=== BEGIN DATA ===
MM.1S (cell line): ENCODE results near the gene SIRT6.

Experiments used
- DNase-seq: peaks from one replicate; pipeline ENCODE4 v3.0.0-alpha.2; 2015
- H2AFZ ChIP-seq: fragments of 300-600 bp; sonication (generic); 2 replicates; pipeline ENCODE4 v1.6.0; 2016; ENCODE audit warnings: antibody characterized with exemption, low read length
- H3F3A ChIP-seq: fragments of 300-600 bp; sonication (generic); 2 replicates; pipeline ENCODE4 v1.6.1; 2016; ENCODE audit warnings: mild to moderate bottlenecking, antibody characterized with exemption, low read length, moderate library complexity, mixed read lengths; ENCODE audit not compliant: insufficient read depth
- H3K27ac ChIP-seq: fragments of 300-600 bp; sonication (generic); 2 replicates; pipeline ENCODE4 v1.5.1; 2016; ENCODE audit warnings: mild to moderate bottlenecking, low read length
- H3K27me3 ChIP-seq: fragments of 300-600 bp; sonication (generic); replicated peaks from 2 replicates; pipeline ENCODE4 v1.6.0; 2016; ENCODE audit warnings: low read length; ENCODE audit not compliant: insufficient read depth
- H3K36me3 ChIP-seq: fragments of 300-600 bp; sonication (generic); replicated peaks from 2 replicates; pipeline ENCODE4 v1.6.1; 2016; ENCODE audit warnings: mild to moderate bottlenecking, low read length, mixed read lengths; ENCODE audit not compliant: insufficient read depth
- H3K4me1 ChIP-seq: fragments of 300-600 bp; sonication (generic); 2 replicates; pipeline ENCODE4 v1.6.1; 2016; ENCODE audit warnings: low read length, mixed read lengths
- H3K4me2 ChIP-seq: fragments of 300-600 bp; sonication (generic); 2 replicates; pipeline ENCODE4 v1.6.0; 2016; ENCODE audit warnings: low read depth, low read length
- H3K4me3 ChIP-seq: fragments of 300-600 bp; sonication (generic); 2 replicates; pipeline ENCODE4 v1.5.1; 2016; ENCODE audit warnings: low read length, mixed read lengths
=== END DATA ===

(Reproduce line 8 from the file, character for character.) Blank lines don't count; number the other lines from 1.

- H3K36me3 ChIP-seq: fragments of 300-600 bp; sonication (generic); replicated peaks from 2 replicates; pipeline ENCODE4 v1.6.1; 2016; ENCODE audit warnings: mild to moderate bottlenecking, low read length, mixed read lengths; ENCODE audit not compliant: insufficient read depth